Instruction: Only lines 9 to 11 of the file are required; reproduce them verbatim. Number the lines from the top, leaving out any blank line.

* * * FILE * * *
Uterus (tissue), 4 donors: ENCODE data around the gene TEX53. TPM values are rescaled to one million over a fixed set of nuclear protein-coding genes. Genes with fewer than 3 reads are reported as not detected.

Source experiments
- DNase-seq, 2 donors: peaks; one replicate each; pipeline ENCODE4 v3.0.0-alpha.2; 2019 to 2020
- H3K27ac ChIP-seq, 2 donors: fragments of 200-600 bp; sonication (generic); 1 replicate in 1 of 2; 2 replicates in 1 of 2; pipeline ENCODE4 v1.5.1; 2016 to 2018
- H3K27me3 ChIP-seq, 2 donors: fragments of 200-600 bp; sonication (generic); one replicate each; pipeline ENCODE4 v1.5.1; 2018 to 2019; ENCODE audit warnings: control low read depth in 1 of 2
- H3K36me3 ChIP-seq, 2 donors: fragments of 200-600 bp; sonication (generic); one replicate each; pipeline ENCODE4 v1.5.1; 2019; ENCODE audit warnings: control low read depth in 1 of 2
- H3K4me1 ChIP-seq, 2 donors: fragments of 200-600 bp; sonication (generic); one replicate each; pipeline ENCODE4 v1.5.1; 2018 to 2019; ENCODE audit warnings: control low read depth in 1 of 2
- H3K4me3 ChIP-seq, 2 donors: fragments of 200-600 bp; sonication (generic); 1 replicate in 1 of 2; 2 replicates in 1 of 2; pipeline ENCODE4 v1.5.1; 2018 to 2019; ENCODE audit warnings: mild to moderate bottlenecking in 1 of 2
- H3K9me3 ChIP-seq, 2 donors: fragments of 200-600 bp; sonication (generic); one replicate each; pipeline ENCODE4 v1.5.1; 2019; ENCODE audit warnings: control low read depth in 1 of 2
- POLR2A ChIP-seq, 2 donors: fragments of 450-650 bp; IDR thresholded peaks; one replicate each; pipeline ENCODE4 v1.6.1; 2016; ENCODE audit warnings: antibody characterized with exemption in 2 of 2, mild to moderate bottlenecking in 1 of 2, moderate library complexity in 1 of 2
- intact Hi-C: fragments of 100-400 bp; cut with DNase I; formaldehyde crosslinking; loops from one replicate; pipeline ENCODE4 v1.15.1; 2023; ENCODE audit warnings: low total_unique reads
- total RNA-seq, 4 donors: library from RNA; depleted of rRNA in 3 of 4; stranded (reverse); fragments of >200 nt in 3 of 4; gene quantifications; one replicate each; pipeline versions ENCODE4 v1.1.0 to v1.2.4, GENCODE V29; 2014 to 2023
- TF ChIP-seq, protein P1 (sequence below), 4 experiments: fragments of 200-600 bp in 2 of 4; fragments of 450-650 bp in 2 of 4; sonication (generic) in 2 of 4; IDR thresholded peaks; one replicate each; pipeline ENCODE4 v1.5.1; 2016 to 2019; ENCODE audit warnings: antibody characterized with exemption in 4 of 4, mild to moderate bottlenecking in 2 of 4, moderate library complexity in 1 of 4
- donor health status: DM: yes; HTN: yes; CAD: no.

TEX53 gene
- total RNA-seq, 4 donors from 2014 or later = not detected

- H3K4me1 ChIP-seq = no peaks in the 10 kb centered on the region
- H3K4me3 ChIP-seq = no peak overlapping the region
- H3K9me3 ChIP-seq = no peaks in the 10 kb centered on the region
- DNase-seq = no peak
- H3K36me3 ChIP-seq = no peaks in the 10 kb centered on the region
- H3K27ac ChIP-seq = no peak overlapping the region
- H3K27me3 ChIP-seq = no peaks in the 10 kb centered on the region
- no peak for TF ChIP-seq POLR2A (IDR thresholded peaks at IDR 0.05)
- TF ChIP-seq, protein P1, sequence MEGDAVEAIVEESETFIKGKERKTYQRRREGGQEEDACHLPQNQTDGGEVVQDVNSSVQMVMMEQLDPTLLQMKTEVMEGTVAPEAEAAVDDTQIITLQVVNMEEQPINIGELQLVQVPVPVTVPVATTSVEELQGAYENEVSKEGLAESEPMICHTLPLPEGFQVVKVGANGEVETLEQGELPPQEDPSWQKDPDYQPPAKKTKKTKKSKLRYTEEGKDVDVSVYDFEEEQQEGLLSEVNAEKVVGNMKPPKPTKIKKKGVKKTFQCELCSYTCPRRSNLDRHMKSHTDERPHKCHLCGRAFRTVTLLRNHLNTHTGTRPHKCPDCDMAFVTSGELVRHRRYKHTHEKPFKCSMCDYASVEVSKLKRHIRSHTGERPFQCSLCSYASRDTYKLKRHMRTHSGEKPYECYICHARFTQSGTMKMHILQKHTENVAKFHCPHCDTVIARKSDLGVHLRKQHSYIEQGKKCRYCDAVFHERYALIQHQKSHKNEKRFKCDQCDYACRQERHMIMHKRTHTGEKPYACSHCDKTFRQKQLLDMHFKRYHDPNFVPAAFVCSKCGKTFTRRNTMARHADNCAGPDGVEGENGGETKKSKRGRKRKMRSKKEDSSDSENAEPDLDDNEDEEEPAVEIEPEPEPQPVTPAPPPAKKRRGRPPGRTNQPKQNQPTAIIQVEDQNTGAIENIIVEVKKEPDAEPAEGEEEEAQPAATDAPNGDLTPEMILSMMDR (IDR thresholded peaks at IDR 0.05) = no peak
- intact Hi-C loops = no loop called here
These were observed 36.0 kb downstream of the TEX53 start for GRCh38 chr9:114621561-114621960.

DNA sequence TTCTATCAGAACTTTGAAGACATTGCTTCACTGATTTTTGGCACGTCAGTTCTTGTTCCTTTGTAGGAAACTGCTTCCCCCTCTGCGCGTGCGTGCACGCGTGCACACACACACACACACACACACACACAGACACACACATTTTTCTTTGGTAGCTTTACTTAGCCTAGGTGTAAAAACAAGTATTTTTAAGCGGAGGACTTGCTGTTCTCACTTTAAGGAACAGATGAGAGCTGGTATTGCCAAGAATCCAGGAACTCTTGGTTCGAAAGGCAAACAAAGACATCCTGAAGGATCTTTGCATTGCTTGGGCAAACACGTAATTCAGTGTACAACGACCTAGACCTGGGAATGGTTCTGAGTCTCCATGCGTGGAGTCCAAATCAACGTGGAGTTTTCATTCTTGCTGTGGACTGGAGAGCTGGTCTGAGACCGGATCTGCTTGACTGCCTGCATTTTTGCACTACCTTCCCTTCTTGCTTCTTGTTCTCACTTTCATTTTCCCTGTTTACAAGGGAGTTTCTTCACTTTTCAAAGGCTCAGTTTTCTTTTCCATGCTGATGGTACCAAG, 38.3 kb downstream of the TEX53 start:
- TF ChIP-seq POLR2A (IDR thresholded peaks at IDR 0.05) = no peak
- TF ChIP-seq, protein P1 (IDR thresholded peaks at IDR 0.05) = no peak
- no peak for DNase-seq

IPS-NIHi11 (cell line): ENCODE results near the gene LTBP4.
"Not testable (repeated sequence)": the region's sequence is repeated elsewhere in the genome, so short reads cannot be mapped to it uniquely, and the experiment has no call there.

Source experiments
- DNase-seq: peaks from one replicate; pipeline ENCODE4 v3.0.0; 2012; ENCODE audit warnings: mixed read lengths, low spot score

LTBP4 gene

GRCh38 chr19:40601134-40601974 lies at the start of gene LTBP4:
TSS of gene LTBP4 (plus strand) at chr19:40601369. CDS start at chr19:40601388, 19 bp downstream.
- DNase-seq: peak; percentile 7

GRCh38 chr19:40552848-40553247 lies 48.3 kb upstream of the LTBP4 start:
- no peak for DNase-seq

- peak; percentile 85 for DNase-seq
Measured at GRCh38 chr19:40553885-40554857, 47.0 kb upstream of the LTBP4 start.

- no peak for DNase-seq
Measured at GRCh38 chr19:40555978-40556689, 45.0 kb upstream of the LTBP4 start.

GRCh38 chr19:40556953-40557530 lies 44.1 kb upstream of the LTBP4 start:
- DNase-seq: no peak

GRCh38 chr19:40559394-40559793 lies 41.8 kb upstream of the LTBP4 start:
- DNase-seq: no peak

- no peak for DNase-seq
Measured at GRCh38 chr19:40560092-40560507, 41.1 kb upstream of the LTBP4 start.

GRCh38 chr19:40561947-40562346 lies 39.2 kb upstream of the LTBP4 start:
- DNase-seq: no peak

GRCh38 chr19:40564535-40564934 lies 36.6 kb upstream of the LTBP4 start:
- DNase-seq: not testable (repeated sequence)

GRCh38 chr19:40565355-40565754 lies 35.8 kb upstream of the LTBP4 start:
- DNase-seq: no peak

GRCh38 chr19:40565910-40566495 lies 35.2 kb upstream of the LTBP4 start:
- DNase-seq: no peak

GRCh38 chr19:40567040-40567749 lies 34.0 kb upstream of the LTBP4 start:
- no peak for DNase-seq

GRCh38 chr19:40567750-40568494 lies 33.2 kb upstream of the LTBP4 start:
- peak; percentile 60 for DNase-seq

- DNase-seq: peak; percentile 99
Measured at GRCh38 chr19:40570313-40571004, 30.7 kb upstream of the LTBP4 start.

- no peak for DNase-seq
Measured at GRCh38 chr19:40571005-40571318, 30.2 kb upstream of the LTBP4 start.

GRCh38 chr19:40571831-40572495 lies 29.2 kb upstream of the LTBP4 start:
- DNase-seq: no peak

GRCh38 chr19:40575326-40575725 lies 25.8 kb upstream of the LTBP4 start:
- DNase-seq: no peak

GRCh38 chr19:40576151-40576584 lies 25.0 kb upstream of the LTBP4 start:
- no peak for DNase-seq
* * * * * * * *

- H3K9me3 ChIP-seq, 2 donors: fragments of 200-600 bp; sonication (generic); one replicate each; pipeline ENCODE4 v1.5.1; 2019; ENCODE audit warnings: control low read depth in 1 of 2
- POLR2A ChIP-seq, 2 donors: fragments of 450-650 bp; IDR thresholded peaks; one replicate each; pipeline ENCODE4 v1.6.1; 2016; ENCODE audit warnings: antibody characterized with exemption in 2 of 2, mild to moderate bottlenecking in 1 of 2, moderate library complexity in 1 of 2
- intact Hi-C: fragments of 100-400 bp; cut with DNase I; formaldehyde crosslinking; loops from one replicate; pipeline ENCODE4 v1.15.1; 2023; ENCODE audit warnings: low total_unique reads